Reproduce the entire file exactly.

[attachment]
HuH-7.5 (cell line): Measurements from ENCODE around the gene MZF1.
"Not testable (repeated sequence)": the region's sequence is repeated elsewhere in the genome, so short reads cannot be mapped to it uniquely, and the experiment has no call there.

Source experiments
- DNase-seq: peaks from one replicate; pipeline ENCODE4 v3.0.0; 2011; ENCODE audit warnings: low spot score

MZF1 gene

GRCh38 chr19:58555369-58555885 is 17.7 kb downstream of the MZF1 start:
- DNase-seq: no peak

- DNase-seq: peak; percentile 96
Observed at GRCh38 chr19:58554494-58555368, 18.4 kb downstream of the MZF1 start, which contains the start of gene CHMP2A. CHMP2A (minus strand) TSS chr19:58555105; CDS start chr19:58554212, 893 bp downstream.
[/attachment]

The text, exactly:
HuH-7.5 (cell line): Measurements from ENCODE around the gene MZF1.
"Not testable (repeated sequence)": the region's sequence is repeated elsewhere in the genome, so short reads cannot be mapped to it uniquely, and the experiment has no call there.

Source experiments
- DNase-seq: peaks from one replicate; pipeline ENCODE4 v3.0.0; 2011; ENCODE audit warnings: low spot score

MZF1 gene

GRCh38 chr19:58555369-58555885 is 17.7 kb downstream of the MZF1 start:
- DNase-seq: no peak

- DNase-seq: peak; percentile 96
Observed at GRCh38 chr19:58554494-58555368, 18.4 kb downstream of the MZF1 start, which contains the start of gene CHMP2A. CHMP2A (minus strand) TSS chr19:58555105; CDS start chr19:58554212, 893 bp downstream.